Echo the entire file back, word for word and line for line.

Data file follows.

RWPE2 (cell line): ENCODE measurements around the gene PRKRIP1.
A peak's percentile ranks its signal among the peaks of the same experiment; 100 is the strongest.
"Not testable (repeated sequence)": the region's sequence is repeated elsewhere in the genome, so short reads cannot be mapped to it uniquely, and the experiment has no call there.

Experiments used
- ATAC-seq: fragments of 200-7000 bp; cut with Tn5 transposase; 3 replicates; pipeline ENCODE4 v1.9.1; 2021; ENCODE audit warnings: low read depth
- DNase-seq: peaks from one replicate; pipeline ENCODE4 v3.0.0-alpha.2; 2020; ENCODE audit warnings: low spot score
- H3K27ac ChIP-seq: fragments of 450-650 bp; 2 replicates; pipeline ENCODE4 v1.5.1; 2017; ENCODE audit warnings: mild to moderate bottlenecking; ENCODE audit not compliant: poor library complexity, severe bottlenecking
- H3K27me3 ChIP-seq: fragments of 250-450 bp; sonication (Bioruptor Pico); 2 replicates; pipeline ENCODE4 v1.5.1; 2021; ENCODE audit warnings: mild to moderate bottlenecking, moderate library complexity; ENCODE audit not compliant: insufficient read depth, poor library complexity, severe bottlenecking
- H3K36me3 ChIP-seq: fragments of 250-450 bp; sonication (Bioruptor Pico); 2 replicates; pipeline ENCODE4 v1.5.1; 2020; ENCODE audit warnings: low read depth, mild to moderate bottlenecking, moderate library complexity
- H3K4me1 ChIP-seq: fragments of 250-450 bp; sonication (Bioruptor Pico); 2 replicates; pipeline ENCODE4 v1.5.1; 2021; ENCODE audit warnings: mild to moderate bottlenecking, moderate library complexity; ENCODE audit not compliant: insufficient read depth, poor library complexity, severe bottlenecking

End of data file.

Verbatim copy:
RWPE2 (cell line): ENCODE measurements around the gene PRKRIP1.
A peak's percentile ranks its signal among the peaks of the same experiment; 100 is the strongest.
"Not testable (repeated sequence)": the region's sequence is repeated elsewhere in the genome, so short reads cannot be mapped to it uniquely, and the experiment has no call there.

Experiments used
- ATAC-seq: fragments of 200-7000 bp; cut with Tn5 transposase; 3 replicates; pipeline ENCODE4 v1.9.1; 2021; ENCODE audit warnings: low read depth
- DNase-seq: peaks from one replicate; pipeline ENCODE4 v3.0.0-alpha.2; 2020; ENCODE audit warnings: low spot score
- H3K27ac ChIP-seq: fragments of 450-650 bp; 2 replicates; pipeline ENCODE4 v1.5.1; 2017; ENCODE audit warnings: mild to moderate bottlenecking; ENCODE audit not compliant: poor library complexity, severe bottlenecking
- H3K27me3 ChIP-seq: fragments of 250-450 bp; sonication (Bioruptor Pico); 2 replicates; pipeline ENCODE4 v1.5.1; 2021; ENCODE audit warnings: mild to moderate bottlenecking, moderate library complexity; ENCODE audit not compliant: insufficient read depth, poor library complexity, severe bottlenecking
- H3K36me3 ChIP-seq: fragments of 250-450 bp; sonication (Bioruptor Pico); 2 replicates; pipeline ENCODE4 v1.5.1; 2020; ENCODE audit warnings: low read depth, mild to moderate bottlenecking, moderate library complexity
- H3K4me1 ChIP-seq: fragments of 250-450 bp; sonication (Bioruptor Pico); 2 replicates; pipeline ENCODE4 v1.5.1; 2021; ENCODE audit warnings: mild to moderate bottlenecking, moderate library complexity; ENCODE audit not compliant: insufficient read depth, poor library complexity, severe bottlenecking